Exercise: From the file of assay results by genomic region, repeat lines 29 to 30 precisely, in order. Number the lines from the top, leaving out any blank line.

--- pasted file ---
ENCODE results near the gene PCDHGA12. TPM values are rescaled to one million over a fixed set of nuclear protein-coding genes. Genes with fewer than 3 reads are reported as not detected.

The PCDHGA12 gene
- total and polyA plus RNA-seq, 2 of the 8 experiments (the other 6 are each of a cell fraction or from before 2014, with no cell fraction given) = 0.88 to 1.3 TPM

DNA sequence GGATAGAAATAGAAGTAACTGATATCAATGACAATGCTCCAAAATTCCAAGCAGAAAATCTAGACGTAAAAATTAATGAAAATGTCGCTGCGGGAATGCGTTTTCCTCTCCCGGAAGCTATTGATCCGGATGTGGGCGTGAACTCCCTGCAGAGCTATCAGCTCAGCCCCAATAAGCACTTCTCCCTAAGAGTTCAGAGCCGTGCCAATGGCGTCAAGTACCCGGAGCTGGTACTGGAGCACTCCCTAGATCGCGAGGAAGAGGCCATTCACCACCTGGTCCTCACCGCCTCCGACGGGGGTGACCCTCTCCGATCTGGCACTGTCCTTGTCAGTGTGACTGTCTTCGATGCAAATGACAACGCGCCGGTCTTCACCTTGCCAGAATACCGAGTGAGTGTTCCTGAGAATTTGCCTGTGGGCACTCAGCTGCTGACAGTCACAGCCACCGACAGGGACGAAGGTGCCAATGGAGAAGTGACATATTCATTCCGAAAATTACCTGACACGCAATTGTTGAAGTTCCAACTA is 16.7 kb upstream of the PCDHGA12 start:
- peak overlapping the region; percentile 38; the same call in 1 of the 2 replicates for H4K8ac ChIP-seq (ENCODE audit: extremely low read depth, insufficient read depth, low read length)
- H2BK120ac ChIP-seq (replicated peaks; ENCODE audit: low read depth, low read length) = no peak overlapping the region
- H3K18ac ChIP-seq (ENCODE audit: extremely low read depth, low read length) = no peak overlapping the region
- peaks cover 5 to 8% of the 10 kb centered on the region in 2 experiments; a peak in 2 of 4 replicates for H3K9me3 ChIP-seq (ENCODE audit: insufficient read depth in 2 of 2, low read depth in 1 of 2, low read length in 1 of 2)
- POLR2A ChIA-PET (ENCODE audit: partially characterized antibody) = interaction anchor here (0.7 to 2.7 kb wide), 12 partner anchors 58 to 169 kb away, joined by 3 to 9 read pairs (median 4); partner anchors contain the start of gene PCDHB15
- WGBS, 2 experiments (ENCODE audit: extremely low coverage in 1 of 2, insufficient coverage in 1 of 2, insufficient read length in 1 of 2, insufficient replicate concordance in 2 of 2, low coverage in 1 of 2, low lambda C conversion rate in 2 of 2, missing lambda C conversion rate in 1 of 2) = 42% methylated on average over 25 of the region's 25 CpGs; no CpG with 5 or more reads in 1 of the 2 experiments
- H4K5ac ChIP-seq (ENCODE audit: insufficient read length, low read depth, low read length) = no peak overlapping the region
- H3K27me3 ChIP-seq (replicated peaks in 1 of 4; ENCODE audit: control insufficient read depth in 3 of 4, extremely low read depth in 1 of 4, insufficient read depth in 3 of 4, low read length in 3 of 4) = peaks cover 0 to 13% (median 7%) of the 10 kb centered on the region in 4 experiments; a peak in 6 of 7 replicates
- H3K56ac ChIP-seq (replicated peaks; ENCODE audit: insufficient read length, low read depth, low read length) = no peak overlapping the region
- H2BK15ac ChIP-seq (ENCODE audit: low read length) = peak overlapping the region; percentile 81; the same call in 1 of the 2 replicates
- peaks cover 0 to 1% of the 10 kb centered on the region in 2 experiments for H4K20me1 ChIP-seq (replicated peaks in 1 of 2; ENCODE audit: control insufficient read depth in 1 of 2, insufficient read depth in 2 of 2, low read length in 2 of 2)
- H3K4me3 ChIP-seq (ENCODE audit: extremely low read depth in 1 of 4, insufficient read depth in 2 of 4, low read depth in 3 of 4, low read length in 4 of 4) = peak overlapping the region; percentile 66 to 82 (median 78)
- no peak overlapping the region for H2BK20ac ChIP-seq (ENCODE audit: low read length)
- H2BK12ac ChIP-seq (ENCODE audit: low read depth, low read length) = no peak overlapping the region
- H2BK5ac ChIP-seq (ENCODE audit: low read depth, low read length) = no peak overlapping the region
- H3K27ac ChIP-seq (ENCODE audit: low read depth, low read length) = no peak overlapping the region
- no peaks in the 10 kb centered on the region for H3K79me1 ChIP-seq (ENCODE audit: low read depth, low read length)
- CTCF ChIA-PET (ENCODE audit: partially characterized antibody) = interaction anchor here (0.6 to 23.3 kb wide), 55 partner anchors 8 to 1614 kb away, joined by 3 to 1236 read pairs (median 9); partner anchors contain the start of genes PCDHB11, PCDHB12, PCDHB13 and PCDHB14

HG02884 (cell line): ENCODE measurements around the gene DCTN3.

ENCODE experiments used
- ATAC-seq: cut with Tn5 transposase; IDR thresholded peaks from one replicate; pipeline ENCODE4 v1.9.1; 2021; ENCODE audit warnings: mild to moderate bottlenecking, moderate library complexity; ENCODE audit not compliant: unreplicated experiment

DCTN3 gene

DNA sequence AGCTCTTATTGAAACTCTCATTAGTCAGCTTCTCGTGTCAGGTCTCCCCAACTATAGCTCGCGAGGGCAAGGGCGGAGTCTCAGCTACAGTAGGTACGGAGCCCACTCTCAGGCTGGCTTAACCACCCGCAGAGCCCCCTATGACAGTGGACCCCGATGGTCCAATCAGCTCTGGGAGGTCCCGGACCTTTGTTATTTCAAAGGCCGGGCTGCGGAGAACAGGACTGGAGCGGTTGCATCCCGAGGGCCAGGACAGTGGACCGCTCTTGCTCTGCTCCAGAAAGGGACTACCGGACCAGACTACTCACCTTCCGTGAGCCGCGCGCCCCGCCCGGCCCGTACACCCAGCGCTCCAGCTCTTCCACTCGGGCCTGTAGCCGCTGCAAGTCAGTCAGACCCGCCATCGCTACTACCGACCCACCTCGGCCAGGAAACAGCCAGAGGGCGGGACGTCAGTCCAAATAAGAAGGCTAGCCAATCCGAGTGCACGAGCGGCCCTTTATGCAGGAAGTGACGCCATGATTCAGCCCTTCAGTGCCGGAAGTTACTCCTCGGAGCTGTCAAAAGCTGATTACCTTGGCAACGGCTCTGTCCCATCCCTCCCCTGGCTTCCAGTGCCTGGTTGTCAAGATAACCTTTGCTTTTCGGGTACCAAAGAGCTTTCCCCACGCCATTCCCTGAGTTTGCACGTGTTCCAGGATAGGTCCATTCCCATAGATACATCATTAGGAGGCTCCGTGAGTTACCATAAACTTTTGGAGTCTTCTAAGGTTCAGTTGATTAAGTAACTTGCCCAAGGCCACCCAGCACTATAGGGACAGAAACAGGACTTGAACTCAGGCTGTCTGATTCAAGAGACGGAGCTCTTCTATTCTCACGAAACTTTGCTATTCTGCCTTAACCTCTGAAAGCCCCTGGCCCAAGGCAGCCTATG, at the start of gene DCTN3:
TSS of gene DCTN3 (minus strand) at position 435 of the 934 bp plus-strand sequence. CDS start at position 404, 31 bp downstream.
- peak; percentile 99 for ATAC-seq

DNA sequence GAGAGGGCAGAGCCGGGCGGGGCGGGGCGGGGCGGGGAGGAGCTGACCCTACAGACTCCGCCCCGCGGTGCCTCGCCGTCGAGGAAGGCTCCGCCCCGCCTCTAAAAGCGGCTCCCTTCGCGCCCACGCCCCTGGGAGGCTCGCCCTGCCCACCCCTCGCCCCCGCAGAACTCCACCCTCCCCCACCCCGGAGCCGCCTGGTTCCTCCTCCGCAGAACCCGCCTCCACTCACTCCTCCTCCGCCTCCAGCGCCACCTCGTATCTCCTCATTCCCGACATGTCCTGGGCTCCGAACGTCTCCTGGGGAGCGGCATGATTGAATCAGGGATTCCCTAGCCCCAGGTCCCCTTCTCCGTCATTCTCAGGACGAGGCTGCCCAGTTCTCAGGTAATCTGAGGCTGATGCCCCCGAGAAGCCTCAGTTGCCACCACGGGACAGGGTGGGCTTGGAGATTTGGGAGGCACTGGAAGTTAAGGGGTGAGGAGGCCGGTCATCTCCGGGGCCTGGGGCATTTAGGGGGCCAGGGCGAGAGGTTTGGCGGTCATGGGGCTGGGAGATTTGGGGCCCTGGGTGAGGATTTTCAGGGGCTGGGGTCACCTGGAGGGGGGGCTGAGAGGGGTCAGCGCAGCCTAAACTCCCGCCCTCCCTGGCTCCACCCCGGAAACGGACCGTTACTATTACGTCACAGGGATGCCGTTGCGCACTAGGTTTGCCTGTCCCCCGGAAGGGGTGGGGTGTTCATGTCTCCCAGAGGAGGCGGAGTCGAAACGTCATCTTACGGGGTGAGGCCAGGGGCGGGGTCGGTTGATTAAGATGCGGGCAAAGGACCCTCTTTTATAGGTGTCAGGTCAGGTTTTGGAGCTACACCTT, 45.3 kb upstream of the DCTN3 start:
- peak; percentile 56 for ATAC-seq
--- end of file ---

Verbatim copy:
- peak; percentile 99 for ATAC-seq

DNA sequence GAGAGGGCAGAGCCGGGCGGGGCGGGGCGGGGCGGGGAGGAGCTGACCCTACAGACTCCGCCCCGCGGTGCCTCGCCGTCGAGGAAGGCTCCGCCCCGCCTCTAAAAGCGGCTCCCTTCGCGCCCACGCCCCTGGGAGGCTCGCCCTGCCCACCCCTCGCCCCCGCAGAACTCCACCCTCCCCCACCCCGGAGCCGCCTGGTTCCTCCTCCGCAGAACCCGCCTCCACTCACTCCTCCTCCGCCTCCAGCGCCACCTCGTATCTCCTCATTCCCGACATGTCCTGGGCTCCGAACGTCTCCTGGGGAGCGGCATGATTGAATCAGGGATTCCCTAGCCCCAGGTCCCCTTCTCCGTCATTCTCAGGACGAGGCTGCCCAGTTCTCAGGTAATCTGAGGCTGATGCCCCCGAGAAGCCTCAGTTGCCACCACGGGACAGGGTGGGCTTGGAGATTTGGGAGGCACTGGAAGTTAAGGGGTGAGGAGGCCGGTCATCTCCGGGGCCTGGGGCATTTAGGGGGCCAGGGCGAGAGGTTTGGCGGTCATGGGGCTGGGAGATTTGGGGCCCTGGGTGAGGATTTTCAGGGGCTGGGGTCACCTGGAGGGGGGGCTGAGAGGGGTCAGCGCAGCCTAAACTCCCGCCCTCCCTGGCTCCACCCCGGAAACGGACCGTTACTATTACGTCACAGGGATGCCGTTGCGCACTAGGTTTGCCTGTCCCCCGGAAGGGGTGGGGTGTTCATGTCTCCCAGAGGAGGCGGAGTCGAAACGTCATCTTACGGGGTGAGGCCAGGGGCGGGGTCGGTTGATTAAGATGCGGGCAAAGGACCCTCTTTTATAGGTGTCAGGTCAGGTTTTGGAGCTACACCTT, 45.3 kb upstream of the DCTN3 start: